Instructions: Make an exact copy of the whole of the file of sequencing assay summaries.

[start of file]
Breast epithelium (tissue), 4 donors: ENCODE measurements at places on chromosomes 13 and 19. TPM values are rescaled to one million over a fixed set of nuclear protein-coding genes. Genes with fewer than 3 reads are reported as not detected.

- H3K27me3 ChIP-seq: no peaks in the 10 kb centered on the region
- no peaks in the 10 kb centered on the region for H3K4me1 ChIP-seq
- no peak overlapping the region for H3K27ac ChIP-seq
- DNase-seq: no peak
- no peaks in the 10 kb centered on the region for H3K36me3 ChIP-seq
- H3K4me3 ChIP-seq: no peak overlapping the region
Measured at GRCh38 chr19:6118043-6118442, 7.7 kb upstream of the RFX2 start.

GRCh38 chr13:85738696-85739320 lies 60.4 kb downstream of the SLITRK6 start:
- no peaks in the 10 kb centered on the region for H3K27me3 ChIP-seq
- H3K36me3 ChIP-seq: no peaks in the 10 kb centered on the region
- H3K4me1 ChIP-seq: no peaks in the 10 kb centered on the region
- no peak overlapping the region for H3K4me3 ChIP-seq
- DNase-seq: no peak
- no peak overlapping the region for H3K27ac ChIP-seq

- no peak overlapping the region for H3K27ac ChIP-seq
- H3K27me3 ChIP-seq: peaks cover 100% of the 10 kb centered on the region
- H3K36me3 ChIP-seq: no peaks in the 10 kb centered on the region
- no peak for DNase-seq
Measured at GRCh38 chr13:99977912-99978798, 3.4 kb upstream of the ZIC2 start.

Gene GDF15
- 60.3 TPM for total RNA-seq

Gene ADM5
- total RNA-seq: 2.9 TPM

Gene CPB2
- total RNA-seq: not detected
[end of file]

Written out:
Breast epithelium (tissue), 4 donors: ENCODE measurements at places on chromosomes 13 and 19. TPM values are rescaled to one million over a fixed set of nuclear protein-coding genes. Genes with fewer than 3 reads are reported as not detected.

- H3K27me3 ChIP-seq: no peaks in the 10 kb centered on the region
- no peaks in the 10 kb centered on the region for H3K4me1 ChIP-seq
- no peak overlapping the region for H3K27ac ChIP-seq
- DNase-seq: no peak
- no peaks in the 10 kb centered on the region for H3K36me3 ChIP-seq
- H3K4me3 ChIP-seq: no peak overlapping the region
Measured at GRCh38 chr19:6118043-6118442, 7.7 kb upstream of the RFX2 start.

GRCh38 chr13:85738696-85739320 lies 60.4 kb downstream of the SLITRK6 start:
- no peaks in the 10 kb centered on the region for H3K27me3 ChIP-seq
- H3K36me3 ChIP-seq: no peaks in the 10 kb centered on the region
- H3K4me1 ChIP-seq: no peaks in the 10 kb centered on the region
- no peak overlapping the region for H3K4me3 ChIP-seq
- DNase-seq: no peak
- no peak overlapping the region for H3K27ac ChIP-seq

- no peak overlapping the region for H3K27ac ChIP-seq
- H3K27me3 ChIP-seq: peaks cover 100% of the 10 kb centered on the region
- H3K36me3 ChIP-seq: no peaks in the 10 kb centered on the region
- no peak for DNase-seq
Measured at GRCh38 chr13:99977912-99978798, 3.4 kb upstream of the ZIC2 start.

Gene GDF15
- 60.3 TPM for total RNA-seq

Gene ADM5
- total RNA-seq: 2.9 TPM

Gene CPB2
- total RNA-seq: not detected